The following Banking & Finance guidance note provides comprehensive and up to date legal information covering:
One of the features used to categorise loans is the number of lenders involved. A loan involving one lender is known as a 'bilateral loan'. A loan involving more than one lender may be a 'syndicated loan' or a 'club loan'. Multiple lenders can also be indirectly involved in the same loan by way of sub-participation.
This Practice Note explains the key features of bilateral loans, syndicated loans and club loans.
A bilateral loan is a loan involving a single lender. There may be a single borrower or multiple obligors involved, ie the borrower and other companies in the borrower's group as guarantors and/or security providers.
Bilateral loans are normally used for loans of relatively small amounts and where less complex financing arrangements are required (eg a simple overdraft or term loan). Where the borrower requires a large loan, a single lender may be unwilling or unable to advance the full amount required by the borrower. In these cases, a syndicated or club loan may be a better option.
A syndicated loan is one in which two or more lenders (often many more lenders) join together to provide funding to a borrower or group of borrowers. The terms of this arrangement will be shared by all parties. As such, each party will execute a single facility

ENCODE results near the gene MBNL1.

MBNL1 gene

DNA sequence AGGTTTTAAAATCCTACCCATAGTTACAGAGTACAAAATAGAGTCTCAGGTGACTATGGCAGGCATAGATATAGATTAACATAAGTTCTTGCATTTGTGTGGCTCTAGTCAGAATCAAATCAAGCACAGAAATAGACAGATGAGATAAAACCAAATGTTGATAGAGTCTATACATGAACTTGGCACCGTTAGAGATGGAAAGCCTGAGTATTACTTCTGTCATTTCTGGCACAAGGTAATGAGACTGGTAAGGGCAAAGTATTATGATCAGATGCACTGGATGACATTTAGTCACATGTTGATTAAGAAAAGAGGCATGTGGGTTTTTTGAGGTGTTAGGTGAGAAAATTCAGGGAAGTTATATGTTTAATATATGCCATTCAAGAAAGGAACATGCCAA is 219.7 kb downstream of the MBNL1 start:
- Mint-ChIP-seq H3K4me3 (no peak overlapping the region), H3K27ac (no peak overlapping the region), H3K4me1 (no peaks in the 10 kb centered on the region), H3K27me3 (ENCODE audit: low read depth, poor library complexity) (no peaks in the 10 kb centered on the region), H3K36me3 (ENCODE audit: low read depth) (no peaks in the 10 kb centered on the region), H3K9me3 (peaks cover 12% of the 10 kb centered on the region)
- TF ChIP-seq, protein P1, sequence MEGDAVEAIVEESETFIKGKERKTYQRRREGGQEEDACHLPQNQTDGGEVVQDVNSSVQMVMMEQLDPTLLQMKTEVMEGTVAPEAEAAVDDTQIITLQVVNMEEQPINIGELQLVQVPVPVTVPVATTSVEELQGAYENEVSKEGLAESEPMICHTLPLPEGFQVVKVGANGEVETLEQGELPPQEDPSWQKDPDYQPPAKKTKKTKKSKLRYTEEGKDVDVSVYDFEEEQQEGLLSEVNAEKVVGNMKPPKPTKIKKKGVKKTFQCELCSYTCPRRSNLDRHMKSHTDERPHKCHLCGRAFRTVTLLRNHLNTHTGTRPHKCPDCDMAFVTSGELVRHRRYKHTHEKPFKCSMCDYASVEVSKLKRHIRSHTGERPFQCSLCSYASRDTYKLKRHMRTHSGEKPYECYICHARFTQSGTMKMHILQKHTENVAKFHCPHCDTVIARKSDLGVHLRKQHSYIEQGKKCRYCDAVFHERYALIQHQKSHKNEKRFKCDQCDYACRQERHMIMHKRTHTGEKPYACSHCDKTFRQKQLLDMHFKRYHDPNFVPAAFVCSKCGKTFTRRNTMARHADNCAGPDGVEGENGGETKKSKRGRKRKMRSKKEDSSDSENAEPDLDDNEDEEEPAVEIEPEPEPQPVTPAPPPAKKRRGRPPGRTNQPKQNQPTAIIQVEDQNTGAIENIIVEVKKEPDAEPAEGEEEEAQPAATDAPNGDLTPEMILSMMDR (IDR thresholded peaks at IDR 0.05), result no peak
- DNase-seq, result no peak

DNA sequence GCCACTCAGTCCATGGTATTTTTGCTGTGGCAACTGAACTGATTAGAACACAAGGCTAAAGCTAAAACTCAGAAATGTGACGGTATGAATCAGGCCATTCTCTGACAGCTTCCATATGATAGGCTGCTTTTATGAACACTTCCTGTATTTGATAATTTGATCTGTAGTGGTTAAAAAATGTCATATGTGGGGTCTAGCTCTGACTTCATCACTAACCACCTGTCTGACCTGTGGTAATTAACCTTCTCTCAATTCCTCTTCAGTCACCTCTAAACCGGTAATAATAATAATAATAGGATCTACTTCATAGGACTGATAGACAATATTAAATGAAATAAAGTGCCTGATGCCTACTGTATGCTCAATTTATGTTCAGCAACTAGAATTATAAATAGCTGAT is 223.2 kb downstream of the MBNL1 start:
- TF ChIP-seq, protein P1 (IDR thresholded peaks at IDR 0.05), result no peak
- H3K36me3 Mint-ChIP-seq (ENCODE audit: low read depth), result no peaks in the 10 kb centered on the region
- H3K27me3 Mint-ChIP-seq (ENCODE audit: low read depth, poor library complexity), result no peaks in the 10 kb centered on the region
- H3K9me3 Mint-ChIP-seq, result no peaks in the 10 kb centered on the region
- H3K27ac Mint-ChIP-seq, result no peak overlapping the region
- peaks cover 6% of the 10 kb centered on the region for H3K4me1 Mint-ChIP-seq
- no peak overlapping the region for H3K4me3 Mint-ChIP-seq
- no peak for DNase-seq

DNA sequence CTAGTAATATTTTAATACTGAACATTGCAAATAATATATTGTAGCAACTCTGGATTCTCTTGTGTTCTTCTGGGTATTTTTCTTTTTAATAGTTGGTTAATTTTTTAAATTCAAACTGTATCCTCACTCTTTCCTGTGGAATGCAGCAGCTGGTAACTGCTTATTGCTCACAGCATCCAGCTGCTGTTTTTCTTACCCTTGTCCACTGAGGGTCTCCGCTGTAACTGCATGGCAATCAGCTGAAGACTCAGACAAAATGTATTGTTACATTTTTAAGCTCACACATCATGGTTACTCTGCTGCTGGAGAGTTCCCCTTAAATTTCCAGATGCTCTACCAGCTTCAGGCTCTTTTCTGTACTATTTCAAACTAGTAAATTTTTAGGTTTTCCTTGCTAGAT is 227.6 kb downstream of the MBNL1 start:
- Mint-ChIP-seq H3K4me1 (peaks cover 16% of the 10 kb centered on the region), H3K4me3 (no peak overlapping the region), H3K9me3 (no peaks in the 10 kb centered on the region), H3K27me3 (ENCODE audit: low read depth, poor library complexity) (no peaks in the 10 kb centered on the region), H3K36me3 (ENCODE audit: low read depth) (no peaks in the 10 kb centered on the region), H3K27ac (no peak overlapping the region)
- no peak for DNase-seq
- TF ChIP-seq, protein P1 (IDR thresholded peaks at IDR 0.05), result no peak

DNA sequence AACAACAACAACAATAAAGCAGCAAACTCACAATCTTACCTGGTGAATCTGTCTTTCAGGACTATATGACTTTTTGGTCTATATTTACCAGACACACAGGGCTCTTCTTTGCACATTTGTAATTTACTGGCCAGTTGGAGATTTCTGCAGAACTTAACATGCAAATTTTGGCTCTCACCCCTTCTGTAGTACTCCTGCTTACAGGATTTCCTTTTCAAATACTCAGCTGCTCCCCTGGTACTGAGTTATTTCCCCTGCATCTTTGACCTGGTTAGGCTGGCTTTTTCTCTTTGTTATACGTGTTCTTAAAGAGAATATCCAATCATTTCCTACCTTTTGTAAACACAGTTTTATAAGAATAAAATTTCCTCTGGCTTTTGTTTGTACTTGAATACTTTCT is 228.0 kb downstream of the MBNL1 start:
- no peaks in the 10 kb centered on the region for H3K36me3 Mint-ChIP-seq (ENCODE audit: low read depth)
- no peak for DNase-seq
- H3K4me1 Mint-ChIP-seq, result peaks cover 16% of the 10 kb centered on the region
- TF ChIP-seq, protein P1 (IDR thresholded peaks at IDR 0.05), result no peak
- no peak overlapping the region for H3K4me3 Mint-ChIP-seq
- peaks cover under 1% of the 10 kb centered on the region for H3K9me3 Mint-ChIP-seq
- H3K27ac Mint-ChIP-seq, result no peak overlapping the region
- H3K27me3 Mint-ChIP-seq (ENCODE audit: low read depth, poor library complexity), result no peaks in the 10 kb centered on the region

**excludes LexisPSL Practice Compliance, Practice Management and Risk and Compliance. To discuss trialling these LexisPSL services please email customer service via our online form. Free trials are only available to individuals based in the UK. We may terminate this trial at any time or decide not to give a trial, for any reason. Trial includes one question to LexisAsk during the length of the trial.
To view the latest version of this document and thousands of others like it, sign-in to LexisPSL or register for a free trial.
Existing user? Sign-in
Take a free trial
Take a free trial
0330 161 1234